Thank you, thank you, thank you.

I've been busy...

by Thomas Brady in , , , ,

There's been a lot going on at home, at work and in my third place. I'm excited to finally get a chance, and in some cases the clearance, to talk about some of what I've been up to.


A couple months ago I got really hot and bothered about wearable tech. I saw projects like the Pebble Watch and even got a Jawbone UP, but I didn't see the total package in any of these options. I wanted a watch that would vibrate to alert me that I was getting call or text message, and maybe show me caller ID information about the call. At the time, there wasn't a device for sale that I could find that did all—or in some cases just—those things.

So I decided to build my own.

I got an Arduino Fio, a replacement iPod battery (they didn't carry iPod mini replacement batteries at the time, but that looks like a better option), a BlueGiga WT32-based bluetooth module from an off-brand, much more affordable source and a real time clock module, which I had no idea I'd need at the start of the project. That last bit required different voltage than I was using everywhere else (needed 5V, but all I had was 3.3V), so my rigged setup required a AA battery, too, for a good-enough boost to 4.8-ishV (couldn't seem to find a voltage booster that would be small enough/cheap enough). I intended to fashion a bezel with this hand-moldable plastic from Inventables.

The best-laid plans...

Have nothing to do with this story. I spent hours. Hours. HOURS on this project. I don't regret it in the least. Every step was new information. I'd tinkered with Arduinos a bit, but I hadn't encountered one, yet, that required special hardware just to be able to connect to a computer to be programmed (it's called an FTDI adapter—something that can connect to your computer via USB and speak computer languages on one end, and connect via serial connection on the other end, and speak in micro-controller languages. They're built into the flagship Arduinos (Uno, Leonardo, etc.).

Oh, and a .96" OLED screen. It felt unreal the first time I got that thing going. Hours of soldering, writing code, watching video tutorials (available at that link for the screen itself) and testing, and it was just strange to see something I'd made rendered on that tiny little OLED screen. I've been writing software for most of my life, and every new platform is a bit of a thrill. This, for some strange reason, was one of the bigger thrills. I think it's because it felt like a realm in to which I shouldn't be able to reach—like I was manufacturing my own consumer electronics. This less-than-$100 pile of Radio Shack-available parts didn't exist in this form 10 years ago. This was a new frontier.

In the end I learned that it's not as easy as pulling a bunch of Radio Shack parts off the shelf and beating them up with your soldering iron. The package never got small enough that I would actually be willing to wear it. But it did work, which was a pretty satisfying end to what could have been a downer of a project. Here's the working code at Github. With compatible hardware, that'll get you a 5-minute-increments clock (if memory serves), and, when paired with a bluetooth phone, a vibrating alert when an incoming call is received, as well as caller ID info.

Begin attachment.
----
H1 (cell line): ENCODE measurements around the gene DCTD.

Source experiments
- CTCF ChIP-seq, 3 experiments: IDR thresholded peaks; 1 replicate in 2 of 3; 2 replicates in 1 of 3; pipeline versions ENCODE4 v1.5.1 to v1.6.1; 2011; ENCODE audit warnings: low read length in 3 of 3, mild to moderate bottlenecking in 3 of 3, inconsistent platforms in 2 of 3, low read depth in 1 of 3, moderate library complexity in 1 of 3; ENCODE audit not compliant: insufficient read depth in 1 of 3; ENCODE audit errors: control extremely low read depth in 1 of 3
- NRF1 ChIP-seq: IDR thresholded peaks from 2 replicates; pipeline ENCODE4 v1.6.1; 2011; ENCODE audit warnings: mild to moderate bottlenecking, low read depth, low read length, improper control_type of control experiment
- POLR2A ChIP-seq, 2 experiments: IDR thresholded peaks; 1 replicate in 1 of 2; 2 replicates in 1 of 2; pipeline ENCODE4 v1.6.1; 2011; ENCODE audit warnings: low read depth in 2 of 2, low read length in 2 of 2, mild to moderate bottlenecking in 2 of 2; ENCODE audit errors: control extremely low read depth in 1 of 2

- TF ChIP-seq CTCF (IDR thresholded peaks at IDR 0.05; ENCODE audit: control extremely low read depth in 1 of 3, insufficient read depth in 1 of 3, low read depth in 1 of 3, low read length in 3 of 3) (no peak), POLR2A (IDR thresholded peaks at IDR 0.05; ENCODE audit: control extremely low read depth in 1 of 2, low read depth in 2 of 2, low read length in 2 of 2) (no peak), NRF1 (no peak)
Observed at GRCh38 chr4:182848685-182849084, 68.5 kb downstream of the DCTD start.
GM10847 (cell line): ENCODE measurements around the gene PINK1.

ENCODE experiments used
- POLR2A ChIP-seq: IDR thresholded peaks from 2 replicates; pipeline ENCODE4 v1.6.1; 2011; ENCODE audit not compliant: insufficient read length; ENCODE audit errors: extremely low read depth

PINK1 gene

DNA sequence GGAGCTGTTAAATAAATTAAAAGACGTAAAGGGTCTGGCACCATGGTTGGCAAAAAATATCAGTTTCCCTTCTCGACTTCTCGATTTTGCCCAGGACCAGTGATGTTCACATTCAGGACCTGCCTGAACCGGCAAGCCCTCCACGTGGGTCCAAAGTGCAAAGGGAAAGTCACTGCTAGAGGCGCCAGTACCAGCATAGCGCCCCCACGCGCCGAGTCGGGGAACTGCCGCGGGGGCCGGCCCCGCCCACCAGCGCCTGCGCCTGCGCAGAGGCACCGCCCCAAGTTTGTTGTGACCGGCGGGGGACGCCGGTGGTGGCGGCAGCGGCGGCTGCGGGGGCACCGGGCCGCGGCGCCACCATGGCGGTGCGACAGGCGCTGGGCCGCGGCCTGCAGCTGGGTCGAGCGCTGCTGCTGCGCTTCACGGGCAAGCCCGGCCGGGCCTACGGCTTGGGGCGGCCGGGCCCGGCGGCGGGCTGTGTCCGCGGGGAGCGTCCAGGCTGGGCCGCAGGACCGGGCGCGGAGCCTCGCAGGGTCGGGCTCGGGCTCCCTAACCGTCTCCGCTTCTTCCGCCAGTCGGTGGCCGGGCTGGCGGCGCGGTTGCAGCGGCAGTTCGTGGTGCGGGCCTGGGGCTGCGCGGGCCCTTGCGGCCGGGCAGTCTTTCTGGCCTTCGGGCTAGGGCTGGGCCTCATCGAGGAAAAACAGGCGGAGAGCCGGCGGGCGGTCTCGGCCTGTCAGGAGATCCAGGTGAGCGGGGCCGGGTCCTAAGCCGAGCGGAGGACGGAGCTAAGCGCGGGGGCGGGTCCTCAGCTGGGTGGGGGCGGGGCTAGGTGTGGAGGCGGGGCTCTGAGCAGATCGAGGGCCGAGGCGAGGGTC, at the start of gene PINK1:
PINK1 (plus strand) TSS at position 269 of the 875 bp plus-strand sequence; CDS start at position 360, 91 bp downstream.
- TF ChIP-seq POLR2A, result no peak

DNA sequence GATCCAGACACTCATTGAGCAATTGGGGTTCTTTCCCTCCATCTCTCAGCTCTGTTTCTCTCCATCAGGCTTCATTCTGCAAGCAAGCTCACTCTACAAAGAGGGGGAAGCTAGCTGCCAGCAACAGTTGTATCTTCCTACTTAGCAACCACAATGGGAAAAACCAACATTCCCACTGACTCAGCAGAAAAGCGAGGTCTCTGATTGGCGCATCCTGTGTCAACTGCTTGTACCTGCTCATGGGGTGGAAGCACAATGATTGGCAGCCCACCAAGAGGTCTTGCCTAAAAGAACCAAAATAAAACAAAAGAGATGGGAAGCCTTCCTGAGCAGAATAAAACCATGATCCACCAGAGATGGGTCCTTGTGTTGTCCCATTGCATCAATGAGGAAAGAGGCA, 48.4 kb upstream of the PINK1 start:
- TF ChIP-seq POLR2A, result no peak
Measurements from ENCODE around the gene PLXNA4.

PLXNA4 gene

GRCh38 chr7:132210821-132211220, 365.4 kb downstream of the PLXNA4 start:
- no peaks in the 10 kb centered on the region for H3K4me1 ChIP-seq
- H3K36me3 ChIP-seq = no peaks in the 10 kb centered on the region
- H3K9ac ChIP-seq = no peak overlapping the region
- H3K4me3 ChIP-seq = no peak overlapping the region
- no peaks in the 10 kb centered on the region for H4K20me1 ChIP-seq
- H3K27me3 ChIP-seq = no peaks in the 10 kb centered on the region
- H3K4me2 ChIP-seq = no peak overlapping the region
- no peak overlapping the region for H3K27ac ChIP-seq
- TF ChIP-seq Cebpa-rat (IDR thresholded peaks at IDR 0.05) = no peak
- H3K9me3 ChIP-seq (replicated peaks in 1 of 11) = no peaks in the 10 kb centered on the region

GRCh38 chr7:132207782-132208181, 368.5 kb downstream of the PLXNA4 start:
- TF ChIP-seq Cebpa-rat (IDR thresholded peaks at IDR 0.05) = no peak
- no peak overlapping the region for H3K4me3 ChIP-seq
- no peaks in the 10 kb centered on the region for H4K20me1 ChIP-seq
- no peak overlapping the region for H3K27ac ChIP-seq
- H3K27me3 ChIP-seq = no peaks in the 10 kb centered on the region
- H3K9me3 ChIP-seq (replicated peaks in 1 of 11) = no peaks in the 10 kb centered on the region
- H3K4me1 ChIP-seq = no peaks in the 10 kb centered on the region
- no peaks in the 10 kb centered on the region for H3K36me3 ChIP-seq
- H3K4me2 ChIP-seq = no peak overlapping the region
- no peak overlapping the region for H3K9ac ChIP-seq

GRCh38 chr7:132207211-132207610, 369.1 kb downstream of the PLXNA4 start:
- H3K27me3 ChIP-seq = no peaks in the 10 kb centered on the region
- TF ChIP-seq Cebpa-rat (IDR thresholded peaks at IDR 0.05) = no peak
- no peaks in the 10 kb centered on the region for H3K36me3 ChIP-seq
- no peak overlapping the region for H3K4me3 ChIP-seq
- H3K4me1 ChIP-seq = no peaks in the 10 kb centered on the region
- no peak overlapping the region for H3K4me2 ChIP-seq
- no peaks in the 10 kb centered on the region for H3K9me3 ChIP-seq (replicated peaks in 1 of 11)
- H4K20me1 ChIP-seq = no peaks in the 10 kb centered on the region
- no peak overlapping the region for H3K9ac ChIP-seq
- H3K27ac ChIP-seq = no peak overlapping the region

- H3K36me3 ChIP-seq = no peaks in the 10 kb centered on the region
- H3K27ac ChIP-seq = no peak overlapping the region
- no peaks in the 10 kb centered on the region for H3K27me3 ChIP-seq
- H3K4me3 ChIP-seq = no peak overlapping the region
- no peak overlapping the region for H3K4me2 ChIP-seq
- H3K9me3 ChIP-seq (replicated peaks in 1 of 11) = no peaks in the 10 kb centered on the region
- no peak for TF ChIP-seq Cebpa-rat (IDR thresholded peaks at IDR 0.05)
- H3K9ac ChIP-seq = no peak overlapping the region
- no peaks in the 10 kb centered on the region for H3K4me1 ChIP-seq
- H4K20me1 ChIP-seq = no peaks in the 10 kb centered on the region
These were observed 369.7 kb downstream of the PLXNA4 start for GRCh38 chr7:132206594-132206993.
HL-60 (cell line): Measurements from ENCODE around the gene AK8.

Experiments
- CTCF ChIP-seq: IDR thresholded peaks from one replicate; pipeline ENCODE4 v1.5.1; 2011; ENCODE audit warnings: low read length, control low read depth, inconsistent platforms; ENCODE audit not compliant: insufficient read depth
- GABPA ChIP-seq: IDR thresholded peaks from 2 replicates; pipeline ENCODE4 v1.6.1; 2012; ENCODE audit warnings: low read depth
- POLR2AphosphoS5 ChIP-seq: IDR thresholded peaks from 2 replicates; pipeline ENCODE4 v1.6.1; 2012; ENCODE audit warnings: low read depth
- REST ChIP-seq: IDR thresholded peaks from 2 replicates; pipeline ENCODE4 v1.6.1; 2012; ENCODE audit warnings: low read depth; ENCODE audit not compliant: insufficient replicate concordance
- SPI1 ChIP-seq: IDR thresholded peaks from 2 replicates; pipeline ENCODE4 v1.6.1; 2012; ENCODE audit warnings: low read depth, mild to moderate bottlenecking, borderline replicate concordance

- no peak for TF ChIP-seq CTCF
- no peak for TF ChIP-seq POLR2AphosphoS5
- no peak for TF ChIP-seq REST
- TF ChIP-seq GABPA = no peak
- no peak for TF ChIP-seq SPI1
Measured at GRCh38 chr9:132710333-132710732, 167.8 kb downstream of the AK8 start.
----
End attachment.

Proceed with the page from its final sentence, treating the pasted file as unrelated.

Sadly, I fried the Fio when trying to clean up my late-night soldering job, and I only just realized I never got photos or video of the working rig. : (

Research on Rails

After a few weeks of not having a side project, I got the bug to a) learn Ruby on Rails and b) build a research tool I'd been kicking around for a while. When you design products for clients, they get pretty picky about where you keep your notes. It's become a tradition at frog to build internal-use-only clones of services like Dropbox, Evernote and the like, because, well, we're jealous. We can't store our client's data outside our firewall, so we have to build our own toys.

For everything but client work, you can pry Evernote from my cold, dead hands, so I set out to build something similar for client work. I've long been interested in collaborative workspaces, so I also took more than a couple cues from Pinterest. I call it Catcher. It's my first Ruby on Rails app, and it's currently in use by a couple dozen frogs. I couldn't be happier. Here's a demo:

One feature not shown there is the ability to email items to an internal-only email address, which get scraped and added to your list, including attached or embedded images, URLS and keword tags that were in the subject line. I was trying to make sure that this was a tool that could serve alongside the ways that we frogs currently solve this problem, one of which is by sending emails. Of course, this is better than those emails, because in six months when you go looking for that thing you know you got from somebody on some project about something kinda like… Well, good luck searching your inbox. The email you're looking for probably has a ssubject line that reads something like, "Exactly like this:" and the body of the email is just an image or a URL. If you added it to Catcher, which you could do just by forwarding the email, you might have taken a moment to add some keyword tags. Even if you didn't do that—shame on you—you stand a better chance picking out the image or a big block quote on the infinitely scrolling "Home Plate."